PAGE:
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Randomised controlled trial
Preoperative virtual reality experience may improve patient satisfaction and reduce anxiety
  1. Axel Maurice-Szamburski
  1. Department of Anesthesia, Clinique Juge, Marseille, France
  1. Correspondence to Dr Axel Maurice-Szamburski, Department of Anesthesia, Clinique Juge, Marseille 13008, France; amszamburski{at}

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Commentary on: Bekelis K, Calnan D, Simmons N, et al. Effect of an immersive preoperative virtual reality experience on patient-reported outcomes: a randomised controlled trial. Ann Surg 2017;265:1068–73.

Implications for practice and research

  • The assessment of patient experience is essential for evaluating surgical outcomes.

  • Patient satisfaction with the perioperative experience depends on a patient having experiences that match expectations.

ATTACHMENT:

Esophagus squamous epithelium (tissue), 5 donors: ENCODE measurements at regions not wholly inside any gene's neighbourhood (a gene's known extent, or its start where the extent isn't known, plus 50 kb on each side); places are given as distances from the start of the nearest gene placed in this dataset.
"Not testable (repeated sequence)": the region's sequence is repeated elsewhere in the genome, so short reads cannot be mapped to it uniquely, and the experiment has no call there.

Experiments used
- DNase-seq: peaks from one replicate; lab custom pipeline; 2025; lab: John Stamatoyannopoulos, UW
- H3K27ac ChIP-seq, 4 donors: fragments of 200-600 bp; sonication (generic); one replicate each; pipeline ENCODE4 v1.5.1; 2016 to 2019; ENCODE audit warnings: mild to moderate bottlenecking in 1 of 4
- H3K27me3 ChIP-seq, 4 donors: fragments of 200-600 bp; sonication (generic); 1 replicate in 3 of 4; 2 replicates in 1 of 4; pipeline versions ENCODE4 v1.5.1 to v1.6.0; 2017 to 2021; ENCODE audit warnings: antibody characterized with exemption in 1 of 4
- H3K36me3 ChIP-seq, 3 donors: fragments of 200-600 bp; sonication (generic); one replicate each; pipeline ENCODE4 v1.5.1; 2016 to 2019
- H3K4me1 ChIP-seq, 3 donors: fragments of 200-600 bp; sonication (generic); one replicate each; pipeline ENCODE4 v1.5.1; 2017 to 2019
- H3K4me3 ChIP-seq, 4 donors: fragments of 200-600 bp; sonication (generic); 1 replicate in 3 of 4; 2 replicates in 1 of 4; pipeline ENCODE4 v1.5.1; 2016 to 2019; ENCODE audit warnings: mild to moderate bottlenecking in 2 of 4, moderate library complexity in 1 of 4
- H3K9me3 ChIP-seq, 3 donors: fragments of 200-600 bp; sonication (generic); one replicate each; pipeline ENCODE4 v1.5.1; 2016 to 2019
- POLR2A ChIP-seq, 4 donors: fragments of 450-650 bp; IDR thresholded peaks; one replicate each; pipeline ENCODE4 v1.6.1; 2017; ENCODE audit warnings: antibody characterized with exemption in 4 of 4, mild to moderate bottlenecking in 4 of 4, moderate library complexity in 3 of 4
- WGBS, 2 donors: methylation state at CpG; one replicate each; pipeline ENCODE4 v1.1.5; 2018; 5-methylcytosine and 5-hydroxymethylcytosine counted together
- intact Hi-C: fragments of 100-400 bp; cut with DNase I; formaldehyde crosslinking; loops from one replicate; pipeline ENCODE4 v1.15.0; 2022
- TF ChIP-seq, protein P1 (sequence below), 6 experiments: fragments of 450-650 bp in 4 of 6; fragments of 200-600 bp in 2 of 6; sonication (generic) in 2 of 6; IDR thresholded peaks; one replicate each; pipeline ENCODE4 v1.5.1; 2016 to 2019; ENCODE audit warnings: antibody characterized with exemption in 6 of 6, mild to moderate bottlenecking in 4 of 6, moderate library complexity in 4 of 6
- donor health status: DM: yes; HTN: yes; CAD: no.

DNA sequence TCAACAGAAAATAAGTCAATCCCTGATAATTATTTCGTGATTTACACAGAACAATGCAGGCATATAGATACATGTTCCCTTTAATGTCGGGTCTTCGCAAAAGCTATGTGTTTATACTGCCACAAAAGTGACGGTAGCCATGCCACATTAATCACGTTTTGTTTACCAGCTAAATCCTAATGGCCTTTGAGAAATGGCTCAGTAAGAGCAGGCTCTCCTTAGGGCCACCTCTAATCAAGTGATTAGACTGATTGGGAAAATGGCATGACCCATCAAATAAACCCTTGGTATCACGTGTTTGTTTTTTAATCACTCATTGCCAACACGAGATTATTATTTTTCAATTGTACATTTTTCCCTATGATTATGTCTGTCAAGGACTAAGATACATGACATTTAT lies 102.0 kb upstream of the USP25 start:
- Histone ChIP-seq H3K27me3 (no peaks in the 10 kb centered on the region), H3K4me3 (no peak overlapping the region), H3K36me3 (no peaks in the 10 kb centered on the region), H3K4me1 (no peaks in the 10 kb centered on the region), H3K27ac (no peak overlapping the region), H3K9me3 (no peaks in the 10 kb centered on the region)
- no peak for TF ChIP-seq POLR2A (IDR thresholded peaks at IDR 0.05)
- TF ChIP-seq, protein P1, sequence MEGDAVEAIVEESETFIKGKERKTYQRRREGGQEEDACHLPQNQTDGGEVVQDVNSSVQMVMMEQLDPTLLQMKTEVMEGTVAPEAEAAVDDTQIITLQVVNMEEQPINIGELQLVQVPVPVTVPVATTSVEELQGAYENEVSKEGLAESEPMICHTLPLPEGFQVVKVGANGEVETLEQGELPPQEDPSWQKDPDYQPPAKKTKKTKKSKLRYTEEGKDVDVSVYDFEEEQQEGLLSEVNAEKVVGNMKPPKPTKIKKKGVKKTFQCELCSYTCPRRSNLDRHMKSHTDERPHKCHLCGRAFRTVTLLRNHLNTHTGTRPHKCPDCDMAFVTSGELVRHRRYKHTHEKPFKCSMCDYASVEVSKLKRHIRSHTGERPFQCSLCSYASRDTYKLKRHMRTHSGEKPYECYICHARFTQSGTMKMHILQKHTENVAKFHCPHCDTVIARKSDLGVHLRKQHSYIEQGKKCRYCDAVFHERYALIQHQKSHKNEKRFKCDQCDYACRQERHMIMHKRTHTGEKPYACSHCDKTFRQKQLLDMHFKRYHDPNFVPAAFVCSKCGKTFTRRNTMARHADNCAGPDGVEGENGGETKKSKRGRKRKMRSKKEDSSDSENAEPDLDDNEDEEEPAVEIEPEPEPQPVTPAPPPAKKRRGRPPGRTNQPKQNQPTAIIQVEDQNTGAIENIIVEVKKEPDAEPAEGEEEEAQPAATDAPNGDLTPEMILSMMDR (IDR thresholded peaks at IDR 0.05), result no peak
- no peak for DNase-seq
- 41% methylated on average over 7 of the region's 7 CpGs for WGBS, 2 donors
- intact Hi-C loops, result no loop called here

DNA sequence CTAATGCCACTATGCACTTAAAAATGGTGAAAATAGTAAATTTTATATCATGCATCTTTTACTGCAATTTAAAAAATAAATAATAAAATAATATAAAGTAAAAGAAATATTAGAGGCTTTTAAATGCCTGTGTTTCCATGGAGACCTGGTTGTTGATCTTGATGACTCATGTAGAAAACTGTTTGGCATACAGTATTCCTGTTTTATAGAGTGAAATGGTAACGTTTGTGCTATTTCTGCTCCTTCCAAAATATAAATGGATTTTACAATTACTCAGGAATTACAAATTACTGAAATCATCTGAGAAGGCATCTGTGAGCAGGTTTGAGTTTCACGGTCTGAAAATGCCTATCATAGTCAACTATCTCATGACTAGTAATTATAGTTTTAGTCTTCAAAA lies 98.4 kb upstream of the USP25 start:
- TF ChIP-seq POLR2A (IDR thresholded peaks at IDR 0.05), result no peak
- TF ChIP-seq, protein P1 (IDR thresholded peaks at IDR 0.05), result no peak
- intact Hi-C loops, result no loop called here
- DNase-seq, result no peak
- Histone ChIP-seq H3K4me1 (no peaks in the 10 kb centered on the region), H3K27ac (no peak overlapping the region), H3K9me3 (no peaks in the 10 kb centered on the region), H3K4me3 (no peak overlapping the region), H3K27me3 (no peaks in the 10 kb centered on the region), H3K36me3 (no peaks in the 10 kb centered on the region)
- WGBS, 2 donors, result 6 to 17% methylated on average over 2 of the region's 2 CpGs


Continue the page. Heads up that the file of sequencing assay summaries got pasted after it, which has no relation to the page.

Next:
• By adapting patient expectations to real life, virtual reality (VR) could improve their global experience.


Most patients undergoing surgery are anxious.1 Addressing anxiety is a serious concern for the improvement of patient experience during the perioperative period. A previous study about anxiolytic premedication failed to demonstrate any improvement in patient experience,2 suggesting that treating surgery-induced anxiety as an illness may not be the answer. Besides anxiety, a patients’ need for information …

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  • Competing interests None declared.

  • Provenance and peer review Commissioned; internally peer reviewed.